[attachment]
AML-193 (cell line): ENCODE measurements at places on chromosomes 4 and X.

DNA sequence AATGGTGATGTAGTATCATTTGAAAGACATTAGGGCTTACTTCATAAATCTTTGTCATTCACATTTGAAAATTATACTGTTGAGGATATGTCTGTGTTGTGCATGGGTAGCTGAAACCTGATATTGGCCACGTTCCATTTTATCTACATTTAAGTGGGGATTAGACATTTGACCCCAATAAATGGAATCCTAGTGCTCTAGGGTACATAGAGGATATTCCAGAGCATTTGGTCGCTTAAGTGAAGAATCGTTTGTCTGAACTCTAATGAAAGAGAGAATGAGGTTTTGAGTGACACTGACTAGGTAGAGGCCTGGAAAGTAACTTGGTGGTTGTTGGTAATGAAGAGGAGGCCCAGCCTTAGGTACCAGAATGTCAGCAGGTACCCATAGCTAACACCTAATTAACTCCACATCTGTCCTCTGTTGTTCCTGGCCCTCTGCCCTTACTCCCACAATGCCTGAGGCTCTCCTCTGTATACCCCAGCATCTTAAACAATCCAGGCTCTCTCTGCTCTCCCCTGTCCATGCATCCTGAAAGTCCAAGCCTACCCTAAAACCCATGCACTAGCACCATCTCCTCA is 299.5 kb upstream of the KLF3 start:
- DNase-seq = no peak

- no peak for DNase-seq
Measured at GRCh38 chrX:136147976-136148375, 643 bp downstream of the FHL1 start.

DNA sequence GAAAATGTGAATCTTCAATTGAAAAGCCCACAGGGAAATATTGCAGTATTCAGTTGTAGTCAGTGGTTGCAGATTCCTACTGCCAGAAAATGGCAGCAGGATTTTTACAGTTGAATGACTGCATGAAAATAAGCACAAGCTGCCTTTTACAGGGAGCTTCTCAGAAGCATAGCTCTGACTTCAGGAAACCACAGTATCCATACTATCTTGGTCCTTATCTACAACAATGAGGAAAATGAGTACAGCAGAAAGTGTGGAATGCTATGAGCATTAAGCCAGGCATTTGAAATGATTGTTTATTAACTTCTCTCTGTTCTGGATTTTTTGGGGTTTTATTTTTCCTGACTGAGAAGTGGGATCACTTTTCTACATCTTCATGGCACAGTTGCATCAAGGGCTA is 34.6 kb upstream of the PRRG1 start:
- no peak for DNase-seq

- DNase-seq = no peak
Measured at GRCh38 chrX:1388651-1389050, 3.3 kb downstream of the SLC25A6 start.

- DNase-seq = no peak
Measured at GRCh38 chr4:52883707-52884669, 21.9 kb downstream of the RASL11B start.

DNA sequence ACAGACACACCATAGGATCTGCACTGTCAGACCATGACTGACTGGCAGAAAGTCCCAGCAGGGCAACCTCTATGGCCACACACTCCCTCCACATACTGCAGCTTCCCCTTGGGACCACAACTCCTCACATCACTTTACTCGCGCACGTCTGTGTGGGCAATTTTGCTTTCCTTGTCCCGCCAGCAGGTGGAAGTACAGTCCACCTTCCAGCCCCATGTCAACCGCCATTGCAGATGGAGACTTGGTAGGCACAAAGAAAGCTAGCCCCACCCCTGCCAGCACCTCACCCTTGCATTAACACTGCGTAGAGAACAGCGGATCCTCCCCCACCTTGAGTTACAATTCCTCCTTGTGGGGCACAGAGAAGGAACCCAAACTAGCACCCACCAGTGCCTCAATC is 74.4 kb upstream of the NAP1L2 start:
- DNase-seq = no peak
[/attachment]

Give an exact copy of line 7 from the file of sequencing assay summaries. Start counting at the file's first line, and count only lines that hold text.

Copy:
- no peak for DNase-seq